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Looking for an optical odometry chip

BobW

Active Member
I'm looking for what is essentially a one dimensional version of an optical mouse sensor. I need to have a non contact sensor that can detect lateral movement of a target in one dimension only. I could use an optical mouse sensor, and use only one axis output, but all of the current mouse chips I've seen have only a USB output which are very difficult to interface to. Some early chips (eg., the PS/2 versions) had quadrature outputs as well so that they could emulate a standard quadrature encoder, but it appears that those chips are all obsolete and unavailable.
Is anyone aware of a sensor that would work in this application and has an easy to use output interface?
 
There is a Chinese supplier here that still has good stock of the Agilent ADNS-3060 serial output mouse sensor:


The price is under $0.50 each.

Datasheet:
 
How did you find the price? When I click on the link, I don't get any price info unless I submit a price request (which I don't want to do). I doubt that they'd be selling them for $0.50 each unless I order several thousand.
 
Okay thanks. Giving this some more thought, I think my best bet is to find an old PS2 mouse and salvage the chip and optics from it. Because I'm going to need the optics no matter what.
 
What software do you intend to use to communicate with the chip?
 
I'll probably use a PIC, so it would be PIC assembly language. But I'm also considering an Arduino, in which case it would be C.
 
Long ago I managed to read a mouse using the PS2 protocol. Software was written in Assembly for PICs (the old one). If I find all data from my project (could take some time) I could post it here. Are you interested?
 
This chip (on a breakout board has been my favorite for gesture control - it is not exactly what you asked but super easy with I2c comma.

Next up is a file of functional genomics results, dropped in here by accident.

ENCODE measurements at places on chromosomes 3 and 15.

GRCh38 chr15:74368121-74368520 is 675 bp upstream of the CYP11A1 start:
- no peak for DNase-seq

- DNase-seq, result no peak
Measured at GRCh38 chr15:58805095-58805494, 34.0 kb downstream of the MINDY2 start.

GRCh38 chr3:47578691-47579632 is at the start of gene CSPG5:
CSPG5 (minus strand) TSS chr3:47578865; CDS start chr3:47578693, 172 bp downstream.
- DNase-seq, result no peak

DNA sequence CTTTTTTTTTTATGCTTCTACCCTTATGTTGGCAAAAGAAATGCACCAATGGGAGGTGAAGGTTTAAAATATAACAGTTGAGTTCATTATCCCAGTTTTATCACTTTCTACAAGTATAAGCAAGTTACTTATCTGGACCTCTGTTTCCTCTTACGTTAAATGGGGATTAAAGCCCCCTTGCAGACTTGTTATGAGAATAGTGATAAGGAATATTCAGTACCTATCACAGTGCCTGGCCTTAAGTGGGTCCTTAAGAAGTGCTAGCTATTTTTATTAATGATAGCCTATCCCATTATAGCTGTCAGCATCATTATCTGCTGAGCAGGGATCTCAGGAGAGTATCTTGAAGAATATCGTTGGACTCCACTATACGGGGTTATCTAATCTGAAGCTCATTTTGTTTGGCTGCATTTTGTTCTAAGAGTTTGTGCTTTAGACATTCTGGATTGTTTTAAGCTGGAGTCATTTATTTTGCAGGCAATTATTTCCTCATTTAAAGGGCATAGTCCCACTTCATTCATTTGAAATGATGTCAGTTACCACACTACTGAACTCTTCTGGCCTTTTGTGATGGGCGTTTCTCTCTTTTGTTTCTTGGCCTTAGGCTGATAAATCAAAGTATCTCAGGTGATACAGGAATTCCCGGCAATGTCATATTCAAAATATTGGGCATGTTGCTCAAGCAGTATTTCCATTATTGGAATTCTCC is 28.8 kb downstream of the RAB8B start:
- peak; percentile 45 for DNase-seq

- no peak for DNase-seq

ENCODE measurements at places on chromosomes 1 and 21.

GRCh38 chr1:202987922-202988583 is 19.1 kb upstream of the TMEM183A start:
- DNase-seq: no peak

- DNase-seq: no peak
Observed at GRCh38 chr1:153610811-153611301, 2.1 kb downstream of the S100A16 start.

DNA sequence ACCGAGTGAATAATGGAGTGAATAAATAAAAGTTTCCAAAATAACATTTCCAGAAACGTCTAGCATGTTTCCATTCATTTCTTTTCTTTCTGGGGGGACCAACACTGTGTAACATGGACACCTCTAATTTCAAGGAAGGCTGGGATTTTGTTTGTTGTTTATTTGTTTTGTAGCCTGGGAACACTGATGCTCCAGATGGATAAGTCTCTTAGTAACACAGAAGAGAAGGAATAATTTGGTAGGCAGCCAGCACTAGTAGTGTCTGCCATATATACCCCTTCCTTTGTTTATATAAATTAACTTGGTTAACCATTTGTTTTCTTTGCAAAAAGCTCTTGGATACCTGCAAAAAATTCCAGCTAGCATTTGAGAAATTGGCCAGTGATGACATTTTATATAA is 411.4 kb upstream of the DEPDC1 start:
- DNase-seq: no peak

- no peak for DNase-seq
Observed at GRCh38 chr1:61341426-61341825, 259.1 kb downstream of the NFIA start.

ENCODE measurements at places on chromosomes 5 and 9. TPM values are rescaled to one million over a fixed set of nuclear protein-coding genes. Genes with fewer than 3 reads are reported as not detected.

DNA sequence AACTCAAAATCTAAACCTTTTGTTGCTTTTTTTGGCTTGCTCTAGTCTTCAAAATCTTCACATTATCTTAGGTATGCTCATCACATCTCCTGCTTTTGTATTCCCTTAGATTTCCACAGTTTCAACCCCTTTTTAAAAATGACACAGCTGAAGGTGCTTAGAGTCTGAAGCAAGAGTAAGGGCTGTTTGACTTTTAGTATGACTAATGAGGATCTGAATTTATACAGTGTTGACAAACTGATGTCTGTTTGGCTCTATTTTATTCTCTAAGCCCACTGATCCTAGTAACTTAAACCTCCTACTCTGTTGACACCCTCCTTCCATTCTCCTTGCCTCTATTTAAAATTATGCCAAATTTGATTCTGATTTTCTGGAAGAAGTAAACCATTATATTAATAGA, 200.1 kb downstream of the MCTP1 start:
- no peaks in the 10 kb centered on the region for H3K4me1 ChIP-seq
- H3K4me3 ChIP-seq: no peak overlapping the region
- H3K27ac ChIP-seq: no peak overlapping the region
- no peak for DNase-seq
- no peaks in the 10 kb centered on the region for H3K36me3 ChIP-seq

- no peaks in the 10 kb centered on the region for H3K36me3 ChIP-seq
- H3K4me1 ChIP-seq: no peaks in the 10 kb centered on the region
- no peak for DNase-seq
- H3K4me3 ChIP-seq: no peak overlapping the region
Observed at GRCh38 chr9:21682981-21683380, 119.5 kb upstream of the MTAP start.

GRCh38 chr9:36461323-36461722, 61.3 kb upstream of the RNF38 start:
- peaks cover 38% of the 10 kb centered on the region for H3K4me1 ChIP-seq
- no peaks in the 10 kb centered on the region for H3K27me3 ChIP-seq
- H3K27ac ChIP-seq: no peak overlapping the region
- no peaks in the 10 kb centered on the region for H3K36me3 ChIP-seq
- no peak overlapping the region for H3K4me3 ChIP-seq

Long ago I managed to read a mouse using the PS2 protocol. Software was written in Assembly for PICs (the old one). If I find all data from my project (could take some time) I could post it here. Are you interested?
Yes, if you can find it, it would save me a lot of time.
 
This chip (on a breakout board has been my favorite for gesture control - it is not exactly what you asked but super easy with I2c comma.

Thanks. I'd been looking at gesture controller chips, but it wasn't clear to me how they worked, and I didn't realize there was a breakout board available. They're cheap enough, so I'll probably order one, and check it out.
 
Hola BobW

It took time but I found my files (schematic, software (assembly and PS/2 protocol timing diagram). Are you still interested?
 
Yes definitely, it would save me a lot of time. Thanks.
 
OK BobW. Here we go with the schematic used for developing the code and further tests.

NB the chip is turned ON after the micro has finished the initial chores (initialization) otherwise you could never detect in time the codes emitted by the IC at power on.
 

Attachments

  • PIC and an optical mouse.pdf
    393.9 KB · Views: 28
BobW

Here is the timing diagram of the PS/2 protocol; doubt you could find any better in the Web.

I used this to write and test the code with a DSO (invaluable help).

Worked basically with little tweaking. That was 13 years ago.
 

Attachments

  • PS2 protocol timing ATFN.pdf
    22.6 KB · Views: 29
Thank you. It's much appreciated.
Do you have any source code that you can post?
 
Sure, give me time. Busy now.
 
BobW

The whole thing is attached below as a .zip with 39 compressed files. Checked them with Microsoft AV and reported clean.

Go straight to:

000 OPTICAL MOUSE CONTROLLED BY PIC 03.ASM

While it could seems convoluted to you (or not?), worked for me.

After 13 years there are many details I should refresh and at 77yo it would take longer than in that distant past.

The chip I used came from a from striped mouse. If I find the pin out I will post it later.
 

Attachments

  • OPTICAL MOUSE CONTROLLED BY PIC 03.zip
    536.1 KB · Views: 25
Last edited:
ATL A2188 was the chip.
Pin out and datasheet attached. I added another two; run across them when opening several mice.
 

Attachments

  • ADNS2051.pdf
    307.8 KB · Views: 29
  • ATL A2188 pinout.bmp
    683.9 KB · Views: 27
  • ATL A2188.pdf
    273.4 KB · Views: 32
  • PAN3401.pdf
    418.3 KB · Views: 33
Thank you very much. This will save me a lot of work.
 

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